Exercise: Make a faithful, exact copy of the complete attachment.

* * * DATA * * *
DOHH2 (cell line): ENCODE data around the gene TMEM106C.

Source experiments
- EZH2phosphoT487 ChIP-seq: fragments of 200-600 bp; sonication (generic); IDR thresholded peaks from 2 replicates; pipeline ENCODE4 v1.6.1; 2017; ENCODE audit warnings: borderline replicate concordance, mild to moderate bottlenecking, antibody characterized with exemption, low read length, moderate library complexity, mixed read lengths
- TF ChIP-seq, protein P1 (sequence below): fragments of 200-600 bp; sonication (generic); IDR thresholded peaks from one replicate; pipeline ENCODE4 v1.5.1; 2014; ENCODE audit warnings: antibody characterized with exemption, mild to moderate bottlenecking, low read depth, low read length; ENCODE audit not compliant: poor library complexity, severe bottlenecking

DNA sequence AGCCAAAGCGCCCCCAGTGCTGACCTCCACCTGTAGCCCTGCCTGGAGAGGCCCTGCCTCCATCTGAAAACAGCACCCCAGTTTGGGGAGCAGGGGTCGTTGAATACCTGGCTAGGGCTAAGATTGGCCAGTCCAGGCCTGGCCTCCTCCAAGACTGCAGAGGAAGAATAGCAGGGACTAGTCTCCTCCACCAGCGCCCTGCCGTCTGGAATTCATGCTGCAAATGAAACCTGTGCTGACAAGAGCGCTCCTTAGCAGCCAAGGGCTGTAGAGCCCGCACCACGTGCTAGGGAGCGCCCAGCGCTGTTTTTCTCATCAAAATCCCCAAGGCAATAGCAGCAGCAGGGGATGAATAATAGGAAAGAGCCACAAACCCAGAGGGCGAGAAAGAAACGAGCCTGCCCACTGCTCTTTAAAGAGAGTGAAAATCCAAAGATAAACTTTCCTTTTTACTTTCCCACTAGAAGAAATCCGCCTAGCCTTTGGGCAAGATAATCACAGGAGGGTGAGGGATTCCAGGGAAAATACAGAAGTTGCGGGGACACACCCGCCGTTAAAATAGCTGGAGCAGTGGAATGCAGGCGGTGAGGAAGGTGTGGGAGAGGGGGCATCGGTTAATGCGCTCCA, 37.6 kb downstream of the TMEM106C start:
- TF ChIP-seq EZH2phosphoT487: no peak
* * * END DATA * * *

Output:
DOHH2 (cell line): ENCODE data around the gene TMEM106C.

Source experiments
- EZH2phosphoT487 ChIP-seq: fragments of 200-600 bp; sonication (generic); IDR thresholded peaks from 2 replicates; pipeline ENCODE4 v1.6.1; 2017; ENCODE audit warnings: borderline replicate concordance, mild to moderate bottlenecking, antibody characterized with exemption, low read length, moderate library complexity, mixed read lengths
- TF ChIP-seq, protein P1 (sequence below): fragments of 200-600 bp; sonication (generic); IDR thresholded peaks from one replicate; pipeline ENCODE4 v1.5.1; 2014; ENCODE audit warnings: antibody characterized with exemption, mild to moderate bottlenecking, low read depth, low read length; ENCODE audit not compliant: poor library complexity, severe bottlenecking

DNA sequence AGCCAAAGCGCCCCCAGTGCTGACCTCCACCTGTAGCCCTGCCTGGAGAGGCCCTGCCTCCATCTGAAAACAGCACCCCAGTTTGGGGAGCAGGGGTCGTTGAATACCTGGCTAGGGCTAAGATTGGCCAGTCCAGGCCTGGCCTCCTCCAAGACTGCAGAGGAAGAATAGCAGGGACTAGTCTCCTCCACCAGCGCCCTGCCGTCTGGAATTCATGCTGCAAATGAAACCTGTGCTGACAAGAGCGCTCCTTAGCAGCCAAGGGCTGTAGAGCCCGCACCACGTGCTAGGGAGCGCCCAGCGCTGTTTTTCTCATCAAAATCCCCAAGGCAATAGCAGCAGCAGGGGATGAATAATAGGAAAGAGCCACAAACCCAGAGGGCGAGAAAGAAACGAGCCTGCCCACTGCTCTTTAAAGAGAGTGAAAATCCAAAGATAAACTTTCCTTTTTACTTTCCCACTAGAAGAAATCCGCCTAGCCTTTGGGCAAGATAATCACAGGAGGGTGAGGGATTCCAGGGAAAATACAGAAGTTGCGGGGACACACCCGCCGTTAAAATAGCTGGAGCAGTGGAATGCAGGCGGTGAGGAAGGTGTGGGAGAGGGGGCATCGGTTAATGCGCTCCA, 37.6 kb downstream of the TMEM106C start:
- TF ChIP-seq EZH2phosphoT487: no peak